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I want to implement a history mechanism in my pallet, so that I can access the value that something had at all prior blocks, like in this Extension of ERC20 to support Compound-like voting and delegation. That code uses the following storage layout to store the historical votes per address, delegate per address and the historical total supply of votes:

    struct Checkpoint {
        uint32 fromBlock;
        uint224 votes;
    }

    mapping(address => address) private _delegates;
    mapping(address => Checkpoint[]) private _checkpoints;
    Checkpoint[] private _totalSupplyCheckpoints;

I need the same information but for a number of different assets (to be used like vote shares in a DAO). My attempts so far have been focused on just the _totalSupplyCheckpoints (per AssetId).

At first I implemented this using a StorageMap as Checkpoint[]:

    #[pallet::storage]
    /// History for the total supply across all accounts.
    pub(super) type SupplyHistory<T: Config<I>, I: 'static = ()> = StorageDoubleMap<
        _,
        Blake2_128Concat,
        T::AssetId,
        Blake2_128Concat,
        BlockNumberFor<T>,
        AssetBalanceOf<T, I>,
    >;

But this does not allow for logarithmic search (like the binary search used in the solidity code). The best I can come up with here is to collect all keys (N) and sort (NlogN) them and then do binary search (logN), but this is dominated by the Nlog(N) of the sort. As history grows search performance would suffer.

For my second attempt I found out that it is actually possible to store a Vec if only you use the pallet::unbounded macro:

    #[pallet::storage]
    #[pallet::unbounded]
    /// History for the total supply across all accounts.
    pub(super) type SupplyHistory<T: Config<I>, I: 'static = ()> =
        StorageMap<_, Blake2_128Concat, T::AssetId, Vec<(BlockNumberFor<T>, AssetBalanceOf<T, I>)>>;

This solves the binary search issue, but now updating the values in the Vec looks like this:

    pub(super) fn append_supply_history(id: T::AssetId, supply: T::Balance) {
        let mut history = SupplyHistory::<T, I>::get(id).unwrap_or_default();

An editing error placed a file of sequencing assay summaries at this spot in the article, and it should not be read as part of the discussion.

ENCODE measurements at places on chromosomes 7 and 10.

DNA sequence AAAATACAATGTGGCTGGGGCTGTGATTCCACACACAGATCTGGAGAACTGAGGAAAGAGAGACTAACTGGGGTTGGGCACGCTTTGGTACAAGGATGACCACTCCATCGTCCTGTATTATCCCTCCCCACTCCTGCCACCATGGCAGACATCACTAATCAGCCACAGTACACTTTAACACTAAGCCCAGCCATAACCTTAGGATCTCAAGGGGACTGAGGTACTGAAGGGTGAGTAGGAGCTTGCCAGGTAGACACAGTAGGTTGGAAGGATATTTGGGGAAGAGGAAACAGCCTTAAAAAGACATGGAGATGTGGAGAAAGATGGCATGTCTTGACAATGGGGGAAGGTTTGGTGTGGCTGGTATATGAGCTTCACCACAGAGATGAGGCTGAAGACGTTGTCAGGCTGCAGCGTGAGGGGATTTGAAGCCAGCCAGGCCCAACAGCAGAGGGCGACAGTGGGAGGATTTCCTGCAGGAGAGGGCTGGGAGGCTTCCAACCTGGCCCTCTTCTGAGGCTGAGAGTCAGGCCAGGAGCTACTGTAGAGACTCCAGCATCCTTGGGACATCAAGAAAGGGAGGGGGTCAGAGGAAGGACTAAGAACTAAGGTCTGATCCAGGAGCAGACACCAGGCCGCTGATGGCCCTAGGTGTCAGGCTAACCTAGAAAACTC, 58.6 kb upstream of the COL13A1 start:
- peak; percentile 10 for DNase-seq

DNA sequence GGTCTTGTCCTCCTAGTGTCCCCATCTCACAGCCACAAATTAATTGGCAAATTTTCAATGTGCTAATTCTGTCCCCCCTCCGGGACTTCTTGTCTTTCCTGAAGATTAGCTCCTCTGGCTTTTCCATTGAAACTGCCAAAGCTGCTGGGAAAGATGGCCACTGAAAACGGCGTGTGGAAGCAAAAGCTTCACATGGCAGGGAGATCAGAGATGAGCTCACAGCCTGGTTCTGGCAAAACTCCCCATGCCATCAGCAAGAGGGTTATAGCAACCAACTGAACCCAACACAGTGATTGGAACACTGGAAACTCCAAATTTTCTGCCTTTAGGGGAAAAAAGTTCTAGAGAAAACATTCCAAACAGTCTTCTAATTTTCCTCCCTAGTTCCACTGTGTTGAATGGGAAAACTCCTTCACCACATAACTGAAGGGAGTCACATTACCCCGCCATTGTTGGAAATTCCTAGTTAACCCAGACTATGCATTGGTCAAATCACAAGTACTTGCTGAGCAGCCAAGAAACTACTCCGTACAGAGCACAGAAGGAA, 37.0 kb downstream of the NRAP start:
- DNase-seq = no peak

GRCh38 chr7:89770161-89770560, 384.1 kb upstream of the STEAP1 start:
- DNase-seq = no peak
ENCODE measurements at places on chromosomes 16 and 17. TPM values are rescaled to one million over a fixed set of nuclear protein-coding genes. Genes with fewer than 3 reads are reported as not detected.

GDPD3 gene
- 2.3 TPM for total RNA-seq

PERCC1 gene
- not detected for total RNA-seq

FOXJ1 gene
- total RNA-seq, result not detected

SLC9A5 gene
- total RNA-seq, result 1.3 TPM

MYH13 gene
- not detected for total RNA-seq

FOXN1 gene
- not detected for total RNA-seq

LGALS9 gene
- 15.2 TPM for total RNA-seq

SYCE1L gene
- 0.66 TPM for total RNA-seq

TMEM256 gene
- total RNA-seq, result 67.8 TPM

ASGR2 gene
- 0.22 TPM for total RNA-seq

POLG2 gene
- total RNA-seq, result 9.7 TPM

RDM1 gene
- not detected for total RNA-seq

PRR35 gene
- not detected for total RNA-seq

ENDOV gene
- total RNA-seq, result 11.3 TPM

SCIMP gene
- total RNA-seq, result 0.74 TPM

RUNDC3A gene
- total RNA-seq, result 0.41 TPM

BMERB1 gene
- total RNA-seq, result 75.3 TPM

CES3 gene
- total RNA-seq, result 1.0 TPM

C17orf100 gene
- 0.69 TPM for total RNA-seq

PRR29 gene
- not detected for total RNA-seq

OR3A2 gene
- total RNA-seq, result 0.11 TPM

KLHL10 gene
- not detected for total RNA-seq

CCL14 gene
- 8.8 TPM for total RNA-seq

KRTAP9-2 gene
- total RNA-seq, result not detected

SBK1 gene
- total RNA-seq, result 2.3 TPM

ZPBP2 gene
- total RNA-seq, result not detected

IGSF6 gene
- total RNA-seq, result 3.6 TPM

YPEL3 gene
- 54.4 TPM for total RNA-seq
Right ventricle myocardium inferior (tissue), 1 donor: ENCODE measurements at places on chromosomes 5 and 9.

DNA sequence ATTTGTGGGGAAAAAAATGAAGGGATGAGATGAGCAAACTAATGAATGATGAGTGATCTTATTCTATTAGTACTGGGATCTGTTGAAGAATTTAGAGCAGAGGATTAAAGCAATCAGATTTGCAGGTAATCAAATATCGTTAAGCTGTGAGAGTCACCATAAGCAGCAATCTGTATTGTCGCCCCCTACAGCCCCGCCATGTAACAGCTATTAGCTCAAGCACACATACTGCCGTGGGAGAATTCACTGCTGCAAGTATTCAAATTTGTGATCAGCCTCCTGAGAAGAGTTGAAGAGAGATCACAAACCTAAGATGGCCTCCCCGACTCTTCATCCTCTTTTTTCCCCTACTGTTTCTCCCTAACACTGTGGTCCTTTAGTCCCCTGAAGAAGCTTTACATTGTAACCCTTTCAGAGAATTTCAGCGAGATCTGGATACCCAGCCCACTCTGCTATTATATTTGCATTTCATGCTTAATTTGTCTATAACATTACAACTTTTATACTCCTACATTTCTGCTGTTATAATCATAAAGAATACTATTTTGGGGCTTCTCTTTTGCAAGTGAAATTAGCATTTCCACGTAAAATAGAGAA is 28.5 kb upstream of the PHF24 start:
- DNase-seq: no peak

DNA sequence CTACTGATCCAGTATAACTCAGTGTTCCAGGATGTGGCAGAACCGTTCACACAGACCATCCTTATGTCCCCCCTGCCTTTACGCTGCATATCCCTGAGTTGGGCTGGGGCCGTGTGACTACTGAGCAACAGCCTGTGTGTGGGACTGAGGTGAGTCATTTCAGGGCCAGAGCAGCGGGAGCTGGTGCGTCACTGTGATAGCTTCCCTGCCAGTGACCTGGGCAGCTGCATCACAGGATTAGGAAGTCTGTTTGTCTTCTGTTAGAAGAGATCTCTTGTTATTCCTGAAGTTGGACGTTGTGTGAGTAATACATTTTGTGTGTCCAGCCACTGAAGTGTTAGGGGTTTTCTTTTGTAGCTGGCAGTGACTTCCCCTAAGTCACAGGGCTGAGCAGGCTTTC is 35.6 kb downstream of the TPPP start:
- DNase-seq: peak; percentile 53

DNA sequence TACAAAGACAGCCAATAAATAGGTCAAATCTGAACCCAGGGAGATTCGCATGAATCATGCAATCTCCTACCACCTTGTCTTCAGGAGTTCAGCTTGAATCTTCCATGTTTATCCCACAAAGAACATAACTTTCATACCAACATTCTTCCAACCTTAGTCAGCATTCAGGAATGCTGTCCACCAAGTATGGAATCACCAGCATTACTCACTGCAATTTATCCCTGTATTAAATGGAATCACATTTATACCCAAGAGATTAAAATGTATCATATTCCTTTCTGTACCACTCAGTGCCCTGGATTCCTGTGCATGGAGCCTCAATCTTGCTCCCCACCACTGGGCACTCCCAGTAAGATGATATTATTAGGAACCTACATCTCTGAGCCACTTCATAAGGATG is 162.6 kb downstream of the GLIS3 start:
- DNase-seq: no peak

let block = frame_system::Pallet::<T>::block_number();
        history.push((block, supply));
        SupplyHistory::<T, I>::insert(id, history);
    }

Now, every time you add a value to the history Vec, you first read the entire Vec from storage, push the new value onto it, and then store the entire thing back into storage. As the history grows more data needs to be read and more data needs to be written, growing linearly with the length of the history Vec. Extrinsics that must append to the supply history will get slower as the history grows.

My question is: is there a better way to do this?

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  • Why do you explicitly need unbounded complete history of everything in state at all times? It is likely you need to avoid the need for this patter completely instead of finding a way to make it work.
    – Nuke
    Feb 26, 2023 at 10:51
  • @DanShields, you're probably right, but I've been asked to implement something like that solidity code I linked. You're welcome to interpret the question to ask for the closest reasonable thing to do instead. Mar 2, 2023 at 9:05

1 Answer 1

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Addressing your last question: It is possible to append to a vector in storage with the ::append function (also exists on StorageMap).

I would caution against having a vector that is tagged as unbounded in storage, though, especially if you don't know yourself whether it will be bounded. At a minimum you would probably want to do a FIFO history of a certain length so that the vector never becomes too big. Remember that you have to still read the whole vector when accessing (even if appending is cheaper with StorageValue::append).

A possible strategy for storing the complete history might be combining the above with binning. The storage might look something like:

    #[pallet::storage]
    /// History for the total supply across all accounts.
    pub(super) type SupplyHistory<T: Config<I>, I: 'static = ()> = StorageDoubleMap<
        _,
        Blake2_128Concat,
        T::AssetId,
        Blake2_128Concat,
        BlockNumberFor<T>,
        BoundedVec<AssetBalanceOf<T, I>, MaxHistoryBucketLength>,
    >;

Do note that this will still lead to unbounded storage usage over time - your total state will grow linearly with every balance transfer - which might become problematic.

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